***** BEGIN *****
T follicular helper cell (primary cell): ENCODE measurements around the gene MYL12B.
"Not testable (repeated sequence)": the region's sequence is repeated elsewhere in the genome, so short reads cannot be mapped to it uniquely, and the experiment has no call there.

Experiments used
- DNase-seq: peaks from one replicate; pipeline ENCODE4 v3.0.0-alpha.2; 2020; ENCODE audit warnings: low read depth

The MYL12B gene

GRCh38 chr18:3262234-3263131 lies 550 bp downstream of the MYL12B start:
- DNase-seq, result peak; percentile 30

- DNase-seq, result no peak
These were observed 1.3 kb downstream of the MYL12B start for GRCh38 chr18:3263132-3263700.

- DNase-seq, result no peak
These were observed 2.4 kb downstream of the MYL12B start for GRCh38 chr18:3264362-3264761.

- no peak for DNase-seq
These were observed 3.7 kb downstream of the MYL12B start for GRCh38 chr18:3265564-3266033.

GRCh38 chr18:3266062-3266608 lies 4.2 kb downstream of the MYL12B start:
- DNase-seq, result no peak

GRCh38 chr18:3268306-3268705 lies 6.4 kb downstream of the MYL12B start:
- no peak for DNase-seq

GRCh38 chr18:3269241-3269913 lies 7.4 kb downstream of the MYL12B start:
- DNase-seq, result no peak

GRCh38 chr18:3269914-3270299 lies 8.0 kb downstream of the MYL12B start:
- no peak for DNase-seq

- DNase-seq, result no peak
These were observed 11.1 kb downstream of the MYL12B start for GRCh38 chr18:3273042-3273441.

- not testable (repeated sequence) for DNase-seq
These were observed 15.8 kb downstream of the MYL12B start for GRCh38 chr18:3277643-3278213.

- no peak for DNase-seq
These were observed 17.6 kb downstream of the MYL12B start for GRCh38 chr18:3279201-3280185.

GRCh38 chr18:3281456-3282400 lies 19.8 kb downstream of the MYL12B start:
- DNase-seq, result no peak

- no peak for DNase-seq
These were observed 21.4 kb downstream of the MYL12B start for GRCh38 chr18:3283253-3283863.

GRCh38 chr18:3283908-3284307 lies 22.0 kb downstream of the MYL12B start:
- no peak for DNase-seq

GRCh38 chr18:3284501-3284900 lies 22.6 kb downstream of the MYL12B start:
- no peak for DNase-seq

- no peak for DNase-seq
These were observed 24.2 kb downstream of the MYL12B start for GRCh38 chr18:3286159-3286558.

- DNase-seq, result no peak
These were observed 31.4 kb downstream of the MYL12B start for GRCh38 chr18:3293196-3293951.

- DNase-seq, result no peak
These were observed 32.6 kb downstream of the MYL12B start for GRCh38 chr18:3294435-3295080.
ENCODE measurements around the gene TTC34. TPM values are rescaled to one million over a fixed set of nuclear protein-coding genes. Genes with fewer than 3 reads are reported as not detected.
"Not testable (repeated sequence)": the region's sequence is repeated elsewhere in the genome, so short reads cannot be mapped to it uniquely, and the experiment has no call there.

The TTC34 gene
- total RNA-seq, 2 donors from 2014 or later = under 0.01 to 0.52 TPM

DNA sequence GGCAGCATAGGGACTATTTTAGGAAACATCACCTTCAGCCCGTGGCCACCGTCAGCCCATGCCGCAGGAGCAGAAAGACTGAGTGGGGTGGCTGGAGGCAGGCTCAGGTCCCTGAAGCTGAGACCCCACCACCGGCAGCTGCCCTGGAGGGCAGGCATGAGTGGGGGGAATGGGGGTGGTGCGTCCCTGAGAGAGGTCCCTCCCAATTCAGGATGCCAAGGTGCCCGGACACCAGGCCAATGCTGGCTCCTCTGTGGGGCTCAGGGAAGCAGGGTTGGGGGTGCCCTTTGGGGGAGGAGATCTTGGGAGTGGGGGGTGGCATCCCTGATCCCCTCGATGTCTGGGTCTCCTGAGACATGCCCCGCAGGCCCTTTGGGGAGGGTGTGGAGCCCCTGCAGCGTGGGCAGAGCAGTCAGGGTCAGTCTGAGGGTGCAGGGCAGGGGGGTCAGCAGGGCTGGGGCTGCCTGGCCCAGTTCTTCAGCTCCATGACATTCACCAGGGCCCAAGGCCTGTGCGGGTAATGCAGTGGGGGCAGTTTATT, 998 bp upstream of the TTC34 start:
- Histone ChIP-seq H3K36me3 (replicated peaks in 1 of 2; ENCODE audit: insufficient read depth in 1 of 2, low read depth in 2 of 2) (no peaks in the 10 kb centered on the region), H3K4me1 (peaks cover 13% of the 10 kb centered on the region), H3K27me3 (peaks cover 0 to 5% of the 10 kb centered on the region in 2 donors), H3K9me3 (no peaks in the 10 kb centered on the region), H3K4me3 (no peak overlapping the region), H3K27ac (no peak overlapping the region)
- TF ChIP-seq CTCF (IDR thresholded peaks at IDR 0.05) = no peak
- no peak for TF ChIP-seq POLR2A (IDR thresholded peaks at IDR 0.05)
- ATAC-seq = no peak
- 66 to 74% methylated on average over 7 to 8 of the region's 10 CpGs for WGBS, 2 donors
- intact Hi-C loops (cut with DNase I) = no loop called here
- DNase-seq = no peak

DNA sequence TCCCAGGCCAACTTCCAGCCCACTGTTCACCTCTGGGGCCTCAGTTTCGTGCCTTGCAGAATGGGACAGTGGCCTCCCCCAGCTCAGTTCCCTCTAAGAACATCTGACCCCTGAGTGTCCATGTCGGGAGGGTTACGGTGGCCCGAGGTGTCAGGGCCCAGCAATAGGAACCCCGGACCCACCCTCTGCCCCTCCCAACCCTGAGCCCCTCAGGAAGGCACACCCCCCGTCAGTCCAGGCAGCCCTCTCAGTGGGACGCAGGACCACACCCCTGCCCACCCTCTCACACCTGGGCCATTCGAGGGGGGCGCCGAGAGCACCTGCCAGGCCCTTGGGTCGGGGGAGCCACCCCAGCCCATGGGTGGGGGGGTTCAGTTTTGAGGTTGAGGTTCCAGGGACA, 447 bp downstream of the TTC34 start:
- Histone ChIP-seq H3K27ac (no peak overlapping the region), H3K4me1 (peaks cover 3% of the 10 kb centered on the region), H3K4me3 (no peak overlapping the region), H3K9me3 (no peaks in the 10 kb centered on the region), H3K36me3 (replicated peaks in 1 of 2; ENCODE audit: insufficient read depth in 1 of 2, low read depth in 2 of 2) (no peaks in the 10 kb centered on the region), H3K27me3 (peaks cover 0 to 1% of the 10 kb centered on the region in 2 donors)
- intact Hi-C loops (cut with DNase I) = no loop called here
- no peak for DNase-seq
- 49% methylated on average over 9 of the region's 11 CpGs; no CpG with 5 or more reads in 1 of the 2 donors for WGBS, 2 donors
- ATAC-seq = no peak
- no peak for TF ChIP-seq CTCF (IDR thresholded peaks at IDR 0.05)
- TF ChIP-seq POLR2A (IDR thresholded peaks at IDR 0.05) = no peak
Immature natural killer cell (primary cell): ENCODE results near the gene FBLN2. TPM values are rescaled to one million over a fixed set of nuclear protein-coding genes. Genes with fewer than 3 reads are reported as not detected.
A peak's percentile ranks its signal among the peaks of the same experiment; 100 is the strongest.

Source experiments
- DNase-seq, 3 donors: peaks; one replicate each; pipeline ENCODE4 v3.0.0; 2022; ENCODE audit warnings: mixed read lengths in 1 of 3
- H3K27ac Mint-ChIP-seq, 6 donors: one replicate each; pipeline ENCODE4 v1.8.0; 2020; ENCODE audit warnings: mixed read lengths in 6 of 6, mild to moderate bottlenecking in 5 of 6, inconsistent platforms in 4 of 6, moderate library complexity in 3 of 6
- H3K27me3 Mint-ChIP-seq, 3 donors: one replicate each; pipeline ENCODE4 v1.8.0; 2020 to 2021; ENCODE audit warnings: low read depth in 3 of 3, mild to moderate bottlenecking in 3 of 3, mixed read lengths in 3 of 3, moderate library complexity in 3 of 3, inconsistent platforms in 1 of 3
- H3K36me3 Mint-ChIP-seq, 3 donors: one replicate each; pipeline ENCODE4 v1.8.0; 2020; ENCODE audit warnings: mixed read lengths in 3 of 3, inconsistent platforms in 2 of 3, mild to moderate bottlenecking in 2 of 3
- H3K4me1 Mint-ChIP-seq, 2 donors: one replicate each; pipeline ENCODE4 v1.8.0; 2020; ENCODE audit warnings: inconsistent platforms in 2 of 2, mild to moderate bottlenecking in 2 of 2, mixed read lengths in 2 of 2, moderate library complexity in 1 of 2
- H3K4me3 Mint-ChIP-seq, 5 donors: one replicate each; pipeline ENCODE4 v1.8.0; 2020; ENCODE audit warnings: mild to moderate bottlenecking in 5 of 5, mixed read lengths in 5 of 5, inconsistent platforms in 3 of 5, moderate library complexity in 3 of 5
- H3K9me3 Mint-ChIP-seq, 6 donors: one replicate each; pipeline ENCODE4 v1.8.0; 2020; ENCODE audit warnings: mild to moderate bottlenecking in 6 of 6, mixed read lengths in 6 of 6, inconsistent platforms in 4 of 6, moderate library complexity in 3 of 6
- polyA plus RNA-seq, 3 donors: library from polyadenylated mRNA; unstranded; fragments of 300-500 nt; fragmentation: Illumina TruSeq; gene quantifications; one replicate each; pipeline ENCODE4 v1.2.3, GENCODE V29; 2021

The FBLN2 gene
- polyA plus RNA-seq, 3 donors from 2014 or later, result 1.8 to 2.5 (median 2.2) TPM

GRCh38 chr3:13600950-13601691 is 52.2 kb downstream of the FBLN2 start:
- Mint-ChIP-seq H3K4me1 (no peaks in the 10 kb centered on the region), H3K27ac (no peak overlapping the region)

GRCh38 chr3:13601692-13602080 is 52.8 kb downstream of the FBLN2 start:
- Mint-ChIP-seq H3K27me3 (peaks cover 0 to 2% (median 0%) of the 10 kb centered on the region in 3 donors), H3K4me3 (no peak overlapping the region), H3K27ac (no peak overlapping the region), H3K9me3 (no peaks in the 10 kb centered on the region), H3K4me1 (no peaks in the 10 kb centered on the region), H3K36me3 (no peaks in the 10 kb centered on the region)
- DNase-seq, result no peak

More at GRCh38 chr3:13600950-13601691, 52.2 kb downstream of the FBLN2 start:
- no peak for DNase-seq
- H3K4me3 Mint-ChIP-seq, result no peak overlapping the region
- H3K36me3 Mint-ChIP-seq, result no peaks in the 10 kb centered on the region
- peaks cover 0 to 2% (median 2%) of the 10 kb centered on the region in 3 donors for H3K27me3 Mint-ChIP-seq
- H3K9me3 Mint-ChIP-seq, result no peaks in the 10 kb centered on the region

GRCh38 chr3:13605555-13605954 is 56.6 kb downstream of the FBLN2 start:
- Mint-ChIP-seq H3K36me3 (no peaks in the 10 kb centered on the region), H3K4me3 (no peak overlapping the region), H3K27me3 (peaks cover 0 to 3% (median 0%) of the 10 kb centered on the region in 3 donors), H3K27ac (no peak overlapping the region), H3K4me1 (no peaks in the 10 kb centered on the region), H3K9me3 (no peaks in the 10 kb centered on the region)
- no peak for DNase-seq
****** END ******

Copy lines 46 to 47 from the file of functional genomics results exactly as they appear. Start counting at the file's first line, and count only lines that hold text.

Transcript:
DNA sequence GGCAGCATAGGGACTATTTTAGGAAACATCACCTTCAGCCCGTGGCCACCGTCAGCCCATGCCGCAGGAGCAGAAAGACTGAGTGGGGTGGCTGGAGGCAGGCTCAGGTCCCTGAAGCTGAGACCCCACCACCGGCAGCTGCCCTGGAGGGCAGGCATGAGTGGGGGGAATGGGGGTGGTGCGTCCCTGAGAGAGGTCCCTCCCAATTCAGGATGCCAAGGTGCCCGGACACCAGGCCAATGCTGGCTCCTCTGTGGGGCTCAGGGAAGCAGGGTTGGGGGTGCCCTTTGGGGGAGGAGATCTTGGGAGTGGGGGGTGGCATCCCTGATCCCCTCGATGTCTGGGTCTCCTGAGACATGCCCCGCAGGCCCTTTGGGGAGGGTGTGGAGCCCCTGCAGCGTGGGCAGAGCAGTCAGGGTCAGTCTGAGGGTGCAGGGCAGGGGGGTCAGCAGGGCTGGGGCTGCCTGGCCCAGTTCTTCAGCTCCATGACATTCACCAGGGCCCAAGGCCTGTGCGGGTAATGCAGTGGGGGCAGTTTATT, 998 bp upstream of the TTC34 start:
- Histone ChIP-seq H3K36me3 (replicated peaks in 1 of 2; ENCODE audit: insufficient read depth in 1 of 2, low read depth in 2 of 2) (no peaks in the 10 kb centered on the region), H3K4me1 (peaks cover 13% of the 10 kb centered on the region), H3K27me3 (peaks cover 0 to 5% of the 10 kb centered on the region in 2 donors), H3K9me3 (no peaks in the 10 kb centered on the region), H3K4me3 (no peak overlapping the region), H3K27ac (no peak overlapping the region)